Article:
Last month the UN Human Rights Council adopted a resolution calling for the elimination of child, early and forced marriage to be considered in the post-2015 development agenda. This is a first.
The Ambassador of Sierra Leone, Yvette Stevenes, introduced the resolution to the Human Rights Council, stating that “efforts [to end child marriage] need to be strengthened to address this breach of human rights of some of the most vulnerable groups in society”. According to UNICEF, 44% of girls are married before the age of 18 in Sierra Leone; 18% before the age of 15.
The resolution also stresses the value of empowering and investing in women and girls for “breaking the cycle of gender inequality and discrimination, violence and poverty” and for bringing about “sustainable development and economic growth.”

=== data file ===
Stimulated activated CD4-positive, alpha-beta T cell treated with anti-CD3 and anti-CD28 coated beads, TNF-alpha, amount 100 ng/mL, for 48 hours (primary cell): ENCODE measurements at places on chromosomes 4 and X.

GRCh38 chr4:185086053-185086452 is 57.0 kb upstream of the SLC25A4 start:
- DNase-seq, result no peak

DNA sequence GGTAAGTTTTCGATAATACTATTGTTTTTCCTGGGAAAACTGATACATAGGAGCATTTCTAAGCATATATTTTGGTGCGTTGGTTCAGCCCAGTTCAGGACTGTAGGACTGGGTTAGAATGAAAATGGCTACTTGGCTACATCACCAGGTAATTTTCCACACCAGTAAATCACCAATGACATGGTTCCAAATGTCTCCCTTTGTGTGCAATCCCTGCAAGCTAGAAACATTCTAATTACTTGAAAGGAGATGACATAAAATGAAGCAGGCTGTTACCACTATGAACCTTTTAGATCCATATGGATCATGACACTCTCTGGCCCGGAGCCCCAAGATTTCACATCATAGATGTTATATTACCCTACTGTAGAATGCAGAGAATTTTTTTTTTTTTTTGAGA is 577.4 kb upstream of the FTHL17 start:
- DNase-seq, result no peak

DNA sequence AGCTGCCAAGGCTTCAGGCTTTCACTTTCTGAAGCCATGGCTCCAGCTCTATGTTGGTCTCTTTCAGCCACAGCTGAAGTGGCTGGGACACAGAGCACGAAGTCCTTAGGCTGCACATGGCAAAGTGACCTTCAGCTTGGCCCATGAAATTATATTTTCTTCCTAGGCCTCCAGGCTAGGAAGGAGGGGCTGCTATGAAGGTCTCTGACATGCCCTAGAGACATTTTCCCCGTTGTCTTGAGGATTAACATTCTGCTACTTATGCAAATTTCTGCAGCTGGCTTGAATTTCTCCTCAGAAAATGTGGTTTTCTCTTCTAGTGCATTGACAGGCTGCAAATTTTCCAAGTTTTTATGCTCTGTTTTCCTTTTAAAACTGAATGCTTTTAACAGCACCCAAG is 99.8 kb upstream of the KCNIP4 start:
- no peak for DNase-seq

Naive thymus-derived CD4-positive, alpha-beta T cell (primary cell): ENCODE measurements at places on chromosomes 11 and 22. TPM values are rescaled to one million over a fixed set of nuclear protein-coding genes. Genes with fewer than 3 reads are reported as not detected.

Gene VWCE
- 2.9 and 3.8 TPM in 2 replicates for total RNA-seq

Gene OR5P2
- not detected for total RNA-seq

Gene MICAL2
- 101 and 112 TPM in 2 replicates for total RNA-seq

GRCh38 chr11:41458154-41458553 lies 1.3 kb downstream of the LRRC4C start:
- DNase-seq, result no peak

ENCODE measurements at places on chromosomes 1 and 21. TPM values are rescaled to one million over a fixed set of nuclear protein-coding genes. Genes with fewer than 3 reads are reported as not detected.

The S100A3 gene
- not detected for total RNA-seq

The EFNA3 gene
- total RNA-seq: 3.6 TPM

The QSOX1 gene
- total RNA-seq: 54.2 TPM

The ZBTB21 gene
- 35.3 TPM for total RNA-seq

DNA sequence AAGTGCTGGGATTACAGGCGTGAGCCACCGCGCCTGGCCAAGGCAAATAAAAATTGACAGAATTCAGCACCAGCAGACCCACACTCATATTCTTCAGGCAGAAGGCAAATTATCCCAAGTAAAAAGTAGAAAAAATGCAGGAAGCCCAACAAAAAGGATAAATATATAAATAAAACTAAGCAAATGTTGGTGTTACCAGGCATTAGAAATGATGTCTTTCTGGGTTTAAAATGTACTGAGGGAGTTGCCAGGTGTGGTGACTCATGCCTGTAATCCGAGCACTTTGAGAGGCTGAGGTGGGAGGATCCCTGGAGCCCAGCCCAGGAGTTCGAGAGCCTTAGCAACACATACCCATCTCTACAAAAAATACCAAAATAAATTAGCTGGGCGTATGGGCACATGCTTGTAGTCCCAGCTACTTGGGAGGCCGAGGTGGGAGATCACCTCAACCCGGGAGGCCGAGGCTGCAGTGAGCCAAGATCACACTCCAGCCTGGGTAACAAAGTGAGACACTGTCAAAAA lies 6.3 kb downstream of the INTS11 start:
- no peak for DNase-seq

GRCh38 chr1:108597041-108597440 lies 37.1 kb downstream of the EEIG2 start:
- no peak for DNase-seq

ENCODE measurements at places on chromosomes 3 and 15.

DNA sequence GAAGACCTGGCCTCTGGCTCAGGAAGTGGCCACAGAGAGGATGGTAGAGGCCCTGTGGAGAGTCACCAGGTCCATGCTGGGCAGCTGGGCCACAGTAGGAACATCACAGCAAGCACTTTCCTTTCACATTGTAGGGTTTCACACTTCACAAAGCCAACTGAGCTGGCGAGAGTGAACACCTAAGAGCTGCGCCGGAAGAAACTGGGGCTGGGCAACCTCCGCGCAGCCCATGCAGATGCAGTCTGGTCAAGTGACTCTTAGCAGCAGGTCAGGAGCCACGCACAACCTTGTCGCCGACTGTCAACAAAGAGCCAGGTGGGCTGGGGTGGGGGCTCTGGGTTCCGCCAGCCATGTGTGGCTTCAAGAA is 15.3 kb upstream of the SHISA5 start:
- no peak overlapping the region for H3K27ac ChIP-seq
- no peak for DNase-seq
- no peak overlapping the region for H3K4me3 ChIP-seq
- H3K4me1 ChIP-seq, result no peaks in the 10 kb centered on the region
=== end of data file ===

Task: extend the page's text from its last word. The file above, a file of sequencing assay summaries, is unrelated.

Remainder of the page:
It acknowledges the multi-faceted impact of child, early and forced marriage on the “economic, legal, health and social status of women and girls” as well as “the development of the community as a whole”.
The Human Rights Council is the leading UN body responsible for the promotion and protection of human rights around the world. The resolution calls for a panel discussion on the issue of child, early and forced marriage at an upcoming session of the Human Rights Council in 2014.
A resolution is only that, but it’s a step.